The Massive Fortune Involved In Jennifer Garner & Ben Affleck’s Divorce

The Massive Fortune Involved In Jennifer Garner & Ben Affleck's Divorce
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After 10 years of marriage and three years of separation, Jennifer Garner and Ben Affleck are finally officially divorced. As successful Hollywood actors, it’s no surprise that they have amassed a fortune. Just how large is that fortune and how is it affected by their divorce? Here’s what we know.

Just a day after Garner requested a private judge to wrap up the final details of the divorce, she and Affleck met Thursday with a judge to do just that according to a report from People. Details involve custody arrangements for their three children (12-year-old Violet, 9-year-old Seraphina, and 6-year-old Samuel) and about $190 million in combined wealth.

Garner and Affleck agreed that they would each keep whatever they had earned since their separation in June 2015 so it will not be part of divorce negotiations. For Affleck this includes an estimated $43 million he earned from 2016’s Batman v Superman: Dawn of Justice, his top-earning film so far in his acting career. Affleck still owns 87 acres in Savannah, Georgia, that he paid $7 million for in 2003 but put up for sale in June. Los Angeles divorce attorney Jerry Wang said that since this was purchased before Affleck and Garner married, it will not be split between them. Affleck’s current net worth is estimated at $130 million.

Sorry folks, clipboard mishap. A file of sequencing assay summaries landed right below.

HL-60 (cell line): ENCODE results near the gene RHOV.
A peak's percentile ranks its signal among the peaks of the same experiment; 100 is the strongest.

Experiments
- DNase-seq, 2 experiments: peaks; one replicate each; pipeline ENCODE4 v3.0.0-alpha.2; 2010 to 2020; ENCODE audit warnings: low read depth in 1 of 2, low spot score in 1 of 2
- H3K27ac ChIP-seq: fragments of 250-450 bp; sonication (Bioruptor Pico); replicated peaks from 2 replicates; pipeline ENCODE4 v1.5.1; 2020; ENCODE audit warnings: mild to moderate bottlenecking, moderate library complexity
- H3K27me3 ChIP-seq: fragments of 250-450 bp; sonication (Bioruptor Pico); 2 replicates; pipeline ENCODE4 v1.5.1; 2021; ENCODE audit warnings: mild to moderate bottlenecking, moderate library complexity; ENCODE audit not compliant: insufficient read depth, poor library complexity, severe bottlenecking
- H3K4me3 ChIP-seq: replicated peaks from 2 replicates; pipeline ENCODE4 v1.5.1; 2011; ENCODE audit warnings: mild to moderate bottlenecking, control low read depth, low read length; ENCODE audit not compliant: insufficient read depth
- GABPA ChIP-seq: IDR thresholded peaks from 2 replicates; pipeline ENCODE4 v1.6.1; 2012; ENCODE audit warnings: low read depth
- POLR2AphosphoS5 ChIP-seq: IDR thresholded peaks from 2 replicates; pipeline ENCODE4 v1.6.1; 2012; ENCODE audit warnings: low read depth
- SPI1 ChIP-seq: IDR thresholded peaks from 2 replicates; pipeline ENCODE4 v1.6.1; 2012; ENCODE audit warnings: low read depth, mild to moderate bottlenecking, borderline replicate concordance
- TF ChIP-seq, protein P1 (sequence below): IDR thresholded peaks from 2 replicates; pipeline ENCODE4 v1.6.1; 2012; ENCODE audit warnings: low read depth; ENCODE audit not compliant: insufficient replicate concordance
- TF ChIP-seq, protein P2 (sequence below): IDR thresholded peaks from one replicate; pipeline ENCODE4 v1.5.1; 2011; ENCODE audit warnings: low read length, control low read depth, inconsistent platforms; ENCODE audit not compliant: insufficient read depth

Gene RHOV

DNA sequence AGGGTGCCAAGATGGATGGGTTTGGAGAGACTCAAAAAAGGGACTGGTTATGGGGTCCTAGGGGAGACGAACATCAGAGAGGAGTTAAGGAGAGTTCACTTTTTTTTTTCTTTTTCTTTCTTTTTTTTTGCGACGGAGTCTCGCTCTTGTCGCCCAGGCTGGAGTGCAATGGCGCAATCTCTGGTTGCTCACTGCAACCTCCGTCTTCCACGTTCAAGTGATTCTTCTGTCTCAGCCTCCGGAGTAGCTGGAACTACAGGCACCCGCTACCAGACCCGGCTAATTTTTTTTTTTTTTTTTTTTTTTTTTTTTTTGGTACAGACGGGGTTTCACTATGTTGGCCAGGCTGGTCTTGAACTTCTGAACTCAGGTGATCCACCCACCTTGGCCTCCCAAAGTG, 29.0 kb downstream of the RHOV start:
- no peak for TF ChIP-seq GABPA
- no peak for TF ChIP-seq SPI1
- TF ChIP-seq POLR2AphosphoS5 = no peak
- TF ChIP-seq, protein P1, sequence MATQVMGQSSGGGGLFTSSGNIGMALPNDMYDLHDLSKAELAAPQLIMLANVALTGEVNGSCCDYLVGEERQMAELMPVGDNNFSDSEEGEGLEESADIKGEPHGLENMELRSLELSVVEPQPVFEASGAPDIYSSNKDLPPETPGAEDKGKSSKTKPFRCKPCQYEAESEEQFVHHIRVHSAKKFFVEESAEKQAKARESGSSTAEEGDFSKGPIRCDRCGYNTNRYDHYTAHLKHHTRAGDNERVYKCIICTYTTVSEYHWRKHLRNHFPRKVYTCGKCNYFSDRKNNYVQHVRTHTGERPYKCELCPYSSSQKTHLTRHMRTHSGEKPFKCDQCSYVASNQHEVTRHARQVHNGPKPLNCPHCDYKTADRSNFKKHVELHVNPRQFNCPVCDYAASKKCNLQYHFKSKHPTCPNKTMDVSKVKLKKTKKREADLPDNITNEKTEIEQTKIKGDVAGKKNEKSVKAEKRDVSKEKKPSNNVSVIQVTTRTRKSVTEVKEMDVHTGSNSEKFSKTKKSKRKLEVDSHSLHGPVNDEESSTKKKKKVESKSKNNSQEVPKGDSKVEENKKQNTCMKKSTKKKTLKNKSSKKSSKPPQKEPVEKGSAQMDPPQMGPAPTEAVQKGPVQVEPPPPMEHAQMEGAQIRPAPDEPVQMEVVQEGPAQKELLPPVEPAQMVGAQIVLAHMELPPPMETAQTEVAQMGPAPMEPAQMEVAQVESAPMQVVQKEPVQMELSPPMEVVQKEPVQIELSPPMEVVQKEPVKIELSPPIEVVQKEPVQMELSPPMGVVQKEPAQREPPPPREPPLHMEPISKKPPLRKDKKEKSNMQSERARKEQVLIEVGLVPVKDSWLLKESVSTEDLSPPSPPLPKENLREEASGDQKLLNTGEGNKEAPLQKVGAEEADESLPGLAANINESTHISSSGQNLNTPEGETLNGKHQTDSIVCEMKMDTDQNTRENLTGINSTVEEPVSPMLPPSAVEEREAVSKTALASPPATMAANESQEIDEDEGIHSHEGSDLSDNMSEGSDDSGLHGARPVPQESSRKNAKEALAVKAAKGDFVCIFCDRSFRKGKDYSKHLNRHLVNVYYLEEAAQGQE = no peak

Garner’s earnings have come from movies as well as commercial contracts with Neutrogena and Capital One. Her estimated net worth is $60 million.

Among other assets owned by the two is the 8,800-square-foot home they purchased from Arrested Development and The Spy Who Dumped Me producer Brian Grazer. Since the couple purchased this home during their marriage, it will likely be considered community property to be split between the two as part of their divorce. Affleck currently lives in a home near Garner for which he paid $19 million.

The duration of their marriage could, in theory, affect decisions about spousal support, but Wang downplays the extent of the impact it may have. In California, judges can decide to grant lifetime support to a spouse after a “long-term” marriage (generally considered 10 years or longer) comes to an end. Wang clarifies, however, that California judges hesitate to do this in practice because there is really no need for it if the spouse is able to support themselves. It’s more likely that the judge will look at income and earnings when deciding on spousal support. California is also a no-fault state when it comes to divorce, so assets are typically divided evenly between the two with no consideration of who made or spent more during the marriage.